An Old Bailey jury has retired to consider whether 11 men accused of sex crimes against young girls are guilty.
On Monday, in summing up, Judge Bevan addressed the jury directly, surmising first the case of Vikram Singh, who is charged with four counts of rape of a girl under the age of 16, three charges of rape of a girl under 13, and a further count of administering a substance with the intention of committing a sexual offence.
Judge Bevan said that when Singh was arrested he was heard by police to use the name of the victim, but his defence is that he has not committed any of the crimes and does not know her.
Singh later said that he was responding to something that the officer had said.
Judge Bevan also said that the victim picked out the row of houses where Singh lives on a drive around.
However, Singh says that this may be a case of mistaken identity, and the real man that the victim knew as Bicky may live in a different house.
Addressing the jury Judge Bevan said: “I remind you of the real danger of mistaken identity, but if you do is it a credible coincidence that the real Bicky lived next door to Vikram Singh?”
He also mentioned Singh’s wife who gave evidence in support of her husband, saying that at the time of the alleged attacks they could not have taken place in the family home.
Judge Bevan said: “Is she a truthful witness or is she doing her best to support her husband.”
The summing up in Singh’s case, which began on Friday then ended and Judge Bevan moved on to second defendant Harmohan Nangpal.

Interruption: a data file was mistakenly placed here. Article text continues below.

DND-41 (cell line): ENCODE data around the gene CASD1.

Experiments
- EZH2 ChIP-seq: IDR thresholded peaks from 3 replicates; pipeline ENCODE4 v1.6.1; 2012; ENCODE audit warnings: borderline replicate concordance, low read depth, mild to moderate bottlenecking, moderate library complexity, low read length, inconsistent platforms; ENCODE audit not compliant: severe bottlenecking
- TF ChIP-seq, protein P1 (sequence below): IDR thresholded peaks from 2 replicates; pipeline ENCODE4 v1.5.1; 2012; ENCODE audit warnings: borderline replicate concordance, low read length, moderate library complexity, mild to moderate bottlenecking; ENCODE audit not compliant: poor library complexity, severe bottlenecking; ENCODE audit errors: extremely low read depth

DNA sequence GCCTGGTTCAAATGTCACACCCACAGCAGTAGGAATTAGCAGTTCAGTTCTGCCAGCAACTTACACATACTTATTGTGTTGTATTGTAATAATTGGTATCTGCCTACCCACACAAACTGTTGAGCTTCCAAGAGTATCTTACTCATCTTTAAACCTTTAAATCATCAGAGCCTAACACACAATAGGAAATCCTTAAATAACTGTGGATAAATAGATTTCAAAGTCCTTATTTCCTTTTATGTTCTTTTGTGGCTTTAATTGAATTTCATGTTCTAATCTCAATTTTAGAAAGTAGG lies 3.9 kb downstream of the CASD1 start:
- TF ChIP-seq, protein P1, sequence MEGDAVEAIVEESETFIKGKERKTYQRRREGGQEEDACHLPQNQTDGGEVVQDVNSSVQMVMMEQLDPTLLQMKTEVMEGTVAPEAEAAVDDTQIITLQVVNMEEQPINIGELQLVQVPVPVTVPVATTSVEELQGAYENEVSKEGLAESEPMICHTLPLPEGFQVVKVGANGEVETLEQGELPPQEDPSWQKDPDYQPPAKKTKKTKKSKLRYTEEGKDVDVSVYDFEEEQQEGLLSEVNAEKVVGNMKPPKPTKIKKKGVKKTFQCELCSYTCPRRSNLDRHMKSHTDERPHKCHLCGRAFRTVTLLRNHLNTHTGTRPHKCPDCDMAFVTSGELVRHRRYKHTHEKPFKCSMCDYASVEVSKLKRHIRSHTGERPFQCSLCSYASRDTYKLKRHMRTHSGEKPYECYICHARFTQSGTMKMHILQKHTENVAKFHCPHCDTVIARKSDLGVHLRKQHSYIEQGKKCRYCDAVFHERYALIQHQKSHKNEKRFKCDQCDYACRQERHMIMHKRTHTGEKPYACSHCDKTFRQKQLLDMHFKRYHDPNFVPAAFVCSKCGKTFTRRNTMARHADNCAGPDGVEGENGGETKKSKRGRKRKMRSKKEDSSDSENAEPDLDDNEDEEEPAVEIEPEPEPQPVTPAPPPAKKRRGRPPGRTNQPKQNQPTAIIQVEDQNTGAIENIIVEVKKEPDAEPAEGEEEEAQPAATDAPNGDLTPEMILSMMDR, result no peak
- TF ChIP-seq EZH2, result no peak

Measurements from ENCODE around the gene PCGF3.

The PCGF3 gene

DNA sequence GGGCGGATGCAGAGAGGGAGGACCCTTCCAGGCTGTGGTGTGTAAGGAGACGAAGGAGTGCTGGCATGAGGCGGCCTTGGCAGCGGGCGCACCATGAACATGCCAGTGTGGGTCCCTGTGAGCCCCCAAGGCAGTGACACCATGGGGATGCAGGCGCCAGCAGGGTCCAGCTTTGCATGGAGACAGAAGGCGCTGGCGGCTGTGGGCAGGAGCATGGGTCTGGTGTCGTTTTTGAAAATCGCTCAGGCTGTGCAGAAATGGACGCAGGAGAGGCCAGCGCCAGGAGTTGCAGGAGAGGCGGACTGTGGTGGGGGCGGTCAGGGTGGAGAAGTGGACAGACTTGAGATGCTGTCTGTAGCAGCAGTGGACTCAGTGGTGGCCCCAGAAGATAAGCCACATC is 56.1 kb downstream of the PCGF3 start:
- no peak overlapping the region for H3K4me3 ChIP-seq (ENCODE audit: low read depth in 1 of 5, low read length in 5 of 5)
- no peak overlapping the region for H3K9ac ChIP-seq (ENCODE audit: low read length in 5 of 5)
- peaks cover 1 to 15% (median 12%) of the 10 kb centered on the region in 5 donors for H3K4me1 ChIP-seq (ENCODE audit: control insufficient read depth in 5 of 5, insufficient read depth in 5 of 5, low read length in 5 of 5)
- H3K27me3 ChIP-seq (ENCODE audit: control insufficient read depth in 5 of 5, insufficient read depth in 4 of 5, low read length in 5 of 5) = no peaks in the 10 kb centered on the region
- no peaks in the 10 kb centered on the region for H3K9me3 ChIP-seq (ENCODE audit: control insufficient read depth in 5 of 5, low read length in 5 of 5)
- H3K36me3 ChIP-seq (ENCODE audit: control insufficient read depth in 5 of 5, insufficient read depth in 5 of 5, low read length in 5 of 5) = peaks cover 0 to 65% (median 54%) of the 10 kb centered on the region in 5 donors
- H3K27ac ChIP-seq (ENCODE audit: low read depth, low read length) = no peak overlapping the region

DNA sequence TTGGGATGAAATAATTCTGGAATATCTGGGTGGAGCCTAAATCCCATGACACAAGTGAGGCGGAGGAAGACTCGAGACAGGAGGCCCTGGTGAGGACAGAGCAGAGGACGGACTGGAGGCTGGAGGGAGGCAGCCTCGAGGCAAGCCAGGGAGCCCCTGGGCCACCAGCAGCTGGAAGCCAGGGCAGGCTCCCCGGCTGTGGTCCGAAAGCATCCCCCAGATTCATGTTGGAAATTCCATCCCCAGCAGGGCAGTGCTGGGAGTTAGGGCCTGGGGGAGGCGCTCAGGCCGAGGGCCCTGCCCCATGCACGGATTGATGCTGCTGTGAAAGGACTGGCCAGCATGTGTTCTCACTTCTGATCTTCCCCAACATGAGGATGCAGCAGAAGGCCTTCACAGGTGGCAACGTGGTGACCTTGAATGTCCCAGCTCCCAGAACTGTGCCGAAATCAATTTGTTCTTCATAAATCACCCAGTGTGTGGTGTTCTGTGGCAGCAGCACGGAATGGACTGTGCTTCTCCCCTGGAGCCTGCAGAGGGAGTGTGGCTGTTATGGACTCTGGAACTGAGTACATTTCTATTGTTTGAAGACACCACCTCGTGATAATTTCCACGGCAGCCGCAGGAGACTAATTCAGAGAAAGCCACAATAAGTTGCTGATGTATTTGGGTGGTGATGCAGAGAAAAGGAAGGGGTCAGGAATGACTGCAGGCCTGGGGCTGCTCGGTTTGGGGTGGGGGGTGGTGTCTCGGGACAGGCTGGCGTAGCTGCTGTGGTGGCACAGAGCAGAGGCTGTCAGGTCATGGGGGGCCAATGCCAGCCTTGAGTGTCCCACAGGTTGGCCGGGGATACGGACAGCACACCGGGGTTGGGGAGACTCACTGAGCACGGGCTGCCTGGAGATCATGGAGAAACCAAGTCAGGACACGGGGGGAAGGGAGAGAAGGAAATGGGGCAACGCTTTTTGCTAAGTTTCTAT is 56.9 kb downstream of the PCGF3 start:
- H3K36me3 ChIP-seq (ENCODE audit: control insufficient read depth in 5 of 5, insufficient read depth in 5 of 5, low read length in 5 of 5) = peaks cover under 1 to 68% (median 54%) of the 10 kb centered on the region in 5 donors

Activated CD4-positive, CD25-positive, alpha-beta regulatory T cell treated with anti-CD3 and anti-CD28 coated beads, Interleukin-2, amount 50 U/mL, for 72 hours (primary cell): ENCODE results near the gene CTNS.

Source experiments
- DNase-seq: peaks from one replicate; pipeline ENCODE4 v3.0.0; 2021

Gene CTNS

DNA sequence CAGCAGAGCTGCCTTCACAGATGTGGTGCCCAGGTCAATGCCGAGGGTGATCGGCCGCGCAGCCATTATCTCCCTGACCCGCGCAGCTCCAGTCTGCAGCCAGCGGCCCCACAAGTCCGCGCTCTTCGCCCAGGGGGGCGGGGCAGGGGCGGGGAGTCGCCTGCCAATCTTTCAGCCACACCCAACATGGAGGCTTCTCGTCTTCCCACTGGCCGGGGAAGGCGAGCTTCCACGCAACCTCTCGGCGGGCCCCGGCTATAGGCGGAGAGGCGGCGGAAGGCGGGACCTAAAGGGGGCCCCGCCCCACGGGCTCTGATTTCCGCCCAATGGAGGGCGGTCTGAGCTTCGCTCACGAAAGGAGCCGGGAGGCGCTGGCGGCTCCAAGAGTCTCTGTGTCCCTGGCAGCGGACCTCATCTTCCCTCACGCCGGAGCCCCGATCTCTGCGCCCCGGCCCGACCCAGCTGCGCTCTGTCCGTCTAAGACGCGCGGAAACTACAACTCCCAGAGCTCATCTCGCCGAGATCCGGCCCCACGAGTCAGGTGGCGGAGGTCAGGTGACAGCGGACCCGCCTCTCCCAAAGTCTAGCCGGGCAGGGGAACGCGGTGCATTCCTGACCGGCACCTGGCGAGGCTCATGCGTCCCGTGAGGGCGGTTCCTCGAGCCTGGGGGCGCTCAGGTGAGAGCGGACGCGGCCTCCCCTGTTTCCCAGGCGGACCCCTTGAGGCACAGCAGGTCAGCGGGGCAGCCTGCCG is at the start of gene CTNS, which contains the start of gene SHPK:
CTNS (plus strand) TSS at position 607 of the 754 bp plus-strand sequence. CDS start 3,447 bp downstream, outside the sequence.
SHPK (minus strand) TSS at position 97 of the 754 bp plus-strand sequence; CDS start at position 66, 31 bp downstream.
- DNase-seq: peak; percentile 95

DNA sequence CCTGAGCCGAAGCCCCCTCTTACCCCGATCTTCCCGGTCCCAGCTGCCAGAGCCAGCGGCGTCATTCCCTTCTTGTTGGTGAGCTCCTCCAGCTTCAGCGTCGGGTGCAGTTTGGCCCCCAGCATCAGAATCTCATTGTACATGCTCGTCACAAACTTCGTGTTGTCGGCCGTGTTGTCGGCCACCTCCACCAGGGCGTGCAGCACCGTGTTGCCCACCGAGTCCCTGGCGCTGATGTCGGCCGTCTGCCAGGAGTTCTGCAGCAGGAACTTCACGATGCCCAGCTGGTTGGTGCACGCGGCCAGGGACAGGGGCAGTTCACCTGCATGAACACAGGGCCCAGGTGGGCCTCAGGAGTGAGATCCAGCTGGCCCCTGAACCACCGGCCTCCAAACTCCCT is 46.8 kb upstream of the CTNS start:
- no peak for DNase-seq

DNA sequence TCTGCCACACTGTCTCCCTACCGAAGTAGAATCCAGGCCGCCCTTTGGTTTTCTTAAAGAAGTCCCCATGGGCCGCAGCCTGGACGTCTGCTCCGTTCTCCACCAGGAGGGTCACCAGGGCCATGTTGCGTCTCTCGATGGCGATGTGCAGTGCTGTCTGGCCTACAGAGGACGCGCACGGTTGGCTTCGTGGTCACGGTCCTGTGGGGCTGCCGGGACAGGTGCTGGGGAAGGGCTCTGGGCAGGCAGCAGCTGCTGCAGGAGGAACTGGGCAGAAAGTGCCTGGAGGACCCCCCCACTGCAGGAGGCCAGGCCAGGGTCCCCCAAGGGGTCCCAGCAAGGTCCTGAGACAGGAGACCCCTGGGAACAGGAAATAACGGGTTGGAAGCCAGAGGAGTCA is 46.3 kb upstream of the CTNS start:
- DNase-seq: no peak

Nangpal, a former Aylesbury Market stallholder is charged with rape of a girl under 13.
Judge Bevan told the jury that there is no dispute about Nagpal’s identity in this case, but he denies the charge.
He reminded the jury that when the alleged victim was asked in court why she didn’t want Nangpal to be arrested she cried, and said that he didn’t deserve it.
Judge Bevan urged caution when trying to ascertain the reasons for the tears, saying although they were ‘self generated’ they should be taken only as a ‘simple demonstration of emotion’.
Judge Bevan said: “If you consider that she is telling the truth about Harmohan Nangpal then it may raise the issue of consent - as much as she liked him her consent was not true consent.”
Nangpal claims that he did not know the alleged victim, but had met her on his smoking stall.
He said that after he realised who she was, after speaking to a fellow accused man in prison, he remembered an incident with the girl.
He said that she became angry at his stall when he refused to accept a quantity of cannabis as payment for some goods, and said ‘I won’t spare you’.
When Nangpal picked up his phone to call the police he says she ran off.
Summing up, in the cases of the rest of the men is expected to finished on Tuesday, and the jury has now retired to consider verdicts.